Also, the Inland Revenue Department has posted an array of resources on the Christchurch Earthquake Support Package. Forthcoming legislation will offer employers tax relief on a variety of welfare benefits provided within eight weeks of the past year’s two major earthquakes. These include accommodations, “sundry benefits” and cash up to a total of NZD$3,200 per employee. This is provided that the benefits are not in lieu of ordinary wages and are not provided in a discriminatory manner.
Fringe benefits tax exemption narrowed
Business World, PNA
The Bureau of Internal Revenue (BIR) Revenue Regulations No. 5-2011 imposes new limits on the range of de minimis fringe benefits that are tax exempt. It supersedes earlier regulations that supplied a non-exhaustive list of typical benefits qualifying for this regime with a fairly short list of the only ones that still qualify. Stakeholder balked at particularly insensitive deletions such as flowers for a sick employee. The changes are retroactive to January 1, 2011.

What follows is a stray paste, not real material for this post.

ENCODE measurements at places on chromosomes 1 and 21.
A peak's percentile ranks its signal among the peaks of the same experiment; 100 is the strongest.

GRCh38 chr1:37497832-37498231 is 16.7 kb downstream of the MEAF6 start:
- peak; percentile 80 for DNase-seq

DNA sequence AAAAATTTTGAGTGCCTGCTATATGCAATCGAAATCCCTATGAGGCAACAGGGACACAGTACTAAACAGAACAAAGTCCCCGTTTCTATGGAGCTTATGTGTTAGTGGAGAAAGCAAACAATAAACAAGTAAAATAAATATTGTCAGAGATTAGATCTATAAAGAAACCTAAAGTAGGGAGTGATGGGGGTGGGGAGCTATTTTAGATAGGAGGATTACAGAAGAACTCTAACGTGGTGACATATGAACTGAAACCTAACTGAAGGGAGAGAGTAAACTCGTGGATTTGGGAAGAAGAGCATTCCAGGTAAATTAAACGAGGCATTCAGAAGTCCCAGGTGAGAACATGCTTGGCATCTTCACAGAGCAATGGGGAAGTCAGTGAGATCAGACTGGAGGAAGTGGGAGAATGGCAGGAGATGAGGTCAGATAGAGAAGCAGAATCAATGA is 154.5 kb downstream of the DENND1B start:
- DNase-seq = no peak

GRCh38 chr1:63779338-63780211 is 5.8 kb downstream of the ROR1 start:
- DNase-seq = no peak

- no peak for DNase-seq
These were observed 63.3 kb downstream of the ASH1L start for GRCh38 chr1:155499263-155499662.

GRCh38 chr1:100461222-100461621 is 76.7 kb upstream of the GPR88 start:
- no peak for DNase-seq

Permanent residency precedent
Gulf News, Khaleej Times, GIDA
Qatar National Development Strategy 2011-2016 includes setting criteria for granting permanent residency to highly skilled foreign workers. This would coincide with another review of the sponsorship system (IH 11/17/10) and establishment of a labor dispute tribunal. There was a curious precedent set on permanent residency last month. Two foreigners were granted residency, substituting local property they own in the sponsorship role normally assigned to an employer.
Pension bill update
Daily News, Asian Tribune, Daily Mirror